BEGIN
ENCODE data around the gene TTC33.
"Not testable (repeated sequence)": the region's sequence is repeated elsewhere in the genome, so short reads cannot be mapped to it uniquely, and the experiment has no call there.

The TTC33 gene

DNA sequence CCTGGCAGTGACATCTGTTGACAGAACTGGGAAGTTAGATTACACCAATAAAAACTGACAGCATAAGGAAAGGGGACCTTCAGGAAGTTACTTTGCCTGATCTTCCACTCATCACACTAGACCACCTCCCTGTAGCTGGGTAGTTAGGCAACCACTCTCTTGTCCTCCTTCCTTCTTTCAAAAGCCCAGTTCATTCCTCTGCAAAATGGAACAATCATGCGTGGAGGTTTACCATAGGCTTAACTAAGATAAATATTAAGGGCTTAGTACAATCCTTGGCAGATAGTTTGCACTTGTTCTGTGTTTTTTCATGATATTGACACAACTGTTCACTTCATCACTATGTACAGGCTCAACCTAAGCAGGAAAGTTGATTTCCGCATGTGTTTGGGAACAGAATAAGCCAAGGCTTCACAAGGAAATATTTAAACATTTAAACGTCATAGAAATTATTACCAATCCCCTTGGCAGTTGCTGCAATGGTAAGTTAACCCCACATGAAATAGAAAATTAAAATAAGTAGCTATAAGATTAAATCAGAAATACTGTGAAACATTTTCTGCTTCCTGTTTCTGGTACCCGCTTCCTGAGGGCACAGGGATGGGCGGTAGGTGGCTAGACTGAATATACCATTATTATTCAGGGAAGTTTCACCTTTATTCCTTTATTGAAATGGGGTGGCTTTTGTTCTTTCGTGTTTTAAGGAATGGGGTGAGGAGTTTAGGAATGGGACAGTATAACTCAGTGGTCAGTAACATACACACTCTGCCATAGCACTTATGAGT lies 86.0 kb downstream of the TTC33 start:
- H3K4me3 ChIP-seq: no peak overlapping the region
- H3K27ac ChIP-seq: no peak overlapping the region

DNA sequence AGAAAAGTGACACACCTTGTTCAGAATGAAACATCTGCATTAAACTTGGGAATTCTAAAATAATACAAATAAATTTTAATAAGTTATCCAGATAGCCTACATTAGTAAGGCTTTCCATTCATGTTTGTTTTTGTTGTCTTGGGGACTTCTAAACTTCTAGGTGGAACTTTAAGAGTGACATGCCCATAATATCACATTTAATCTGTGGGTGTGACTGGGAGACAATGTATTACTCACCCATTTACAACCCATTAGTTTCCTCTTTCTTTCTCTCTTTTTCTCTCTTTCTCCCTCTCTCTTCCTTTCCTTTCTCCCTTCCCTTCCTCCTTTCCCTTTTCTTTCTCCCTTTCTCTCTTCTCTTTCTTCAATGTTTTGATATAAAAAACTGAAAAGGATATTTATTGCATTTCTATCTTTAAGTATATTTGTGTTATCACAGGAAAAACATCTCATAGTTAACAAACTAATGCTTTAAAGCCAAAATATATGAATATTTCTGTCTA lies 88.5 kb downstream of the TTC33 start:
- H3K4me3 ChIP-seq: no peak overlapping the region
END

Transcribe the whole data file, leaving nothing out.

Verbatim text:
ENCODE data around the gene TTC33.
"Not testable (repeated sequence)": the region's sequence is repeated elsewhere in the genome, so short reads cannot be mapped to it uniquely, and the experiment has no call there.

The TTC33 gene

DNA sequence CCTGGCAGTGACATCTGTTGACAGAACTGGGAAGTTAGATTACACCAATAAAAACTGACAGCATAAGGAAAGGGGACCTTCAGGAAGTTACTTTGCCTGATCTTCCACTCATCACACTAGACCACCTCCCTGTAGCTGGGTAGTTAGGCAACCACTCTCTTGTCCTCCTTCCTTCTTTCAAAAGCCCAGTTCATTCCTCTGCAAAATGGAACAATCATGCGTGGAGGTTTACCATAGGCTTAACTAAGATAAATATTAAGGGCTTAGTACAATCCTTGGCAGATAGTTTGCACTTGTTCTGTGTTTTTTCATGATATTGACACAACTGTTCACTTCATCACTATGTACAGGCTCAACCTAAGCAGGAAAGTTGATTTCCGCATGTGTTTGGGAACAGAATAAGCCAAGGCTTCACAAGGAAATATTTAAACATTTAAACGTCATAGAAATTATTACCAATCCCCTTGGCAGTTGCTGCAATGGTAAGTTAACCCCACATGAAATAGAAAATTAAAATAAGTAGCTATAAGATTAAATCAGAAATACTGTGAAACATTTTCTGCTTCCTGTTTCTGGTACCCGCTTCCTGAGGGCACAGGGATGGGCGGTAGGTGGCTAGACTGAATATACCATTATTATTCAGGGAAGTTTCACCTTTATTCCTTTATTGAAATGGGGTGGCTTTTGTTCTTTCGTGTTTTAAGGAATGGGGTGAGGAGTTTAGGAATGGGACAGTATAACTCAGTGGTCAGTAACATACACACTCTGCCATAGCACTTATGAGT lies 86.0 kb downstream of the TTC33 start:
- H3K4me3 ChIP-seq: no peak overlapping the region
- H3K27ac ChIP-seq: no peak overlapping the region

DNA sequence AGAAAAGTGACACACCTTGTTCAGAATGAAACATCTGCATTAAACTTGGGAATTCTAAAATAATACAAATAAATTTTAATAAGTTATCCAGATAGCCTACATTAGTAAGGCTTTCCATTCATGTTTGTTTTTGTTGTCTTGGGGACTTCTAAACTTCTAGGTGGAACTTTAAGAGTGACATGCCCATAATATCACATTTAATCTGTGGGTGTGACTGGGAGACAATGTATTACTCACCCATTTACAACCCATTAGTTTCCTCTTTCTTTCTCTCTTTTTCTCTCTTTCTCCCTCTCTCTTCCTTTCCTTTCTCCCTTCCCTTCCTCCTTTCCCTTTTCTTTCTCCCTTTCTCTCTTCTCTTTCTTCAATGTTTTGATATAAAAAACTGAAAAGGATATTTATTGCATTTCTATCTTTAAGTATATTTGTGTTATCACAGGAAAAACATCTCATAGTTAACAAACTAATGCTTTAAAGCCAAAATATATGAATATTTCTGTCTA lies 88.5 kb downstream of the TTC33 start:
- H3K4me3 ChIP-seq: no peak overlapping the region